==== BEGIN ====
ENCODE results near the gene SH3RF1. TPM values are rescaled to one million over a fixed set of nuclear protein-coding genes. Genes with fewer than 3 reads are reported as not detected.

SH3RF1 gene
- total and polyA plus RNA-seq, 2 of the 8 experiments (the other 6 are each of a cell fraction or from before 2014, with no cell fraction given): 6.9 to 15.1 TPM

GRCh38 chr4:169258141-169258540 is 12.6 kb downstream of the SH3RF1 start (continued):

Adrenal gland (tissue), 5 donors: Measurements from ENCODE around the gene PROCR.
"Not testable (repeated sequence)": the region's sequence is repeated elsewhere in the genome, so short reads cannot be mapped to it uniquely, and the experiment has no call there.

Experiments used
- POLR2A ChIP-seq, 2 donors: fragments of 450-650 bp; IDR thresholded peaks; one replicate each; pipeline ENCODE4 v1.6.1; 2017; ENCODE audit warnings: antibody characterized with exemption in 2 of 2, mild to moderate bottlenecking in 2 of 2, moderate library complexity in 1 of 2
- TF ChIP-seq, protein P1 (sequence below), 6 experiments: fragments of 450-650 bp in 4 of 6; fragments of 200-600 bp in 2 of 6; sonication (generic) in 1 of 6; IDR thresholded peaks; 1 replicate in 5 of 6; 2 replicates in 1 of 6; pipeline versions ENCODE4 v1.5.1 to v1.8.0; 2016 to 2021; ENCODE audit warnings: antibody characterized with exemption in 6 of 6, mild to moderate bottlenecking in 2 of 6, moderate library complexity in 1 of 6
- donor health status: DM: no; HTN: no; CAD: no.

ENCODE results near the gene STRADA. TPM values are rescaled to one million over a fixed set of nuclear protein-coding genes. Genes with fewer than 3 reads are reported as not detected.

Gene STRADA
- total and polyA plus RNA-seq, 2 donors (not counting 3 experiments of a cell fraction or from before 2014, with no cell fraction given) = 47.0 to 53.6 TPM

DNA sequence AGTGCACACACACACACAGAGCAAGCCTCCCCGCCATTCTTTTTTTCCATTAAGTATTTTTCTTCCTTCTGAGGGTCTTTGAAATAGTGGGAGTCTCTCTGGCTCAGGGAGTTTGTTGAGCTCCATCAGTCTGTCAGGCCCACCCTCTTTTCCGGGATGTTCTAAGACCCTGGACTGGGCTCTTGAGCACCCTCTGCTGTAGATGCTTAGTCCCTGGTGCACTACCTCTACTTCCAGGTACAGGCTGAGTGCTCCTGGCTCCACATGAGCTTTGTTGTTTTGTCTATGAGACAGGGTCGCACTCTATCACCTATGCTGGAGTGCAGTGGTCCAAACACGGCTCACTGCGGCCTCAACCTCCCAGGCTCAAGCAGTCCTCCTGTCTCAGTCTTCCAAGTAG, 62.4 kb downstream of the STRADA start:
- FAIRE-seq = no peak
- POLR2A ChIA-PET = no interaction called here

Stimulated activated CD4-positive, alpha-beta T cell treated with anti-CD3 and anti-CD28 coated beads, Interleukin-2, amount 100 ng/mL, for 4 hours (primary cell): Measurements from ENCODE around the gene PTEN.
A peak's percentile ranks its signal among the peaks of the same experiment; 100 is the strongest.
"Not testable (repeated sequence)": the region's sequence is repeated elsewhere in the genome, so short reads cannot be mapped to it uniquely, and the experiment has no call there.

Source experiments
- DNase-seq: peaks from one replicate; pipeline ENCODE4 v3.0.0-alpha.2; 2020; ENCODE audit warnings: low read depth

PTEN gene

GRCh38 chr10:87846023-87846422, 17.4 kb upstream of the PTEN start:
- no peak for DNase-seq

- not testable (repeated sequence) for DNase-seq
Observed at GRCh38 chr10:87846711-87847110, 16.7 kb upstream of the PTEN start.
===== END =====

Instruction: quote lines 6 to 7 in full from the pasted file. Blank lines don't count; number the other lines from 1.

"Not testable (repeated sequence)": the region's sequence is repeated elsewhere in the genome, so short reads cannot be mapped to it uniquely, and the experiment has no call there.

Experiments used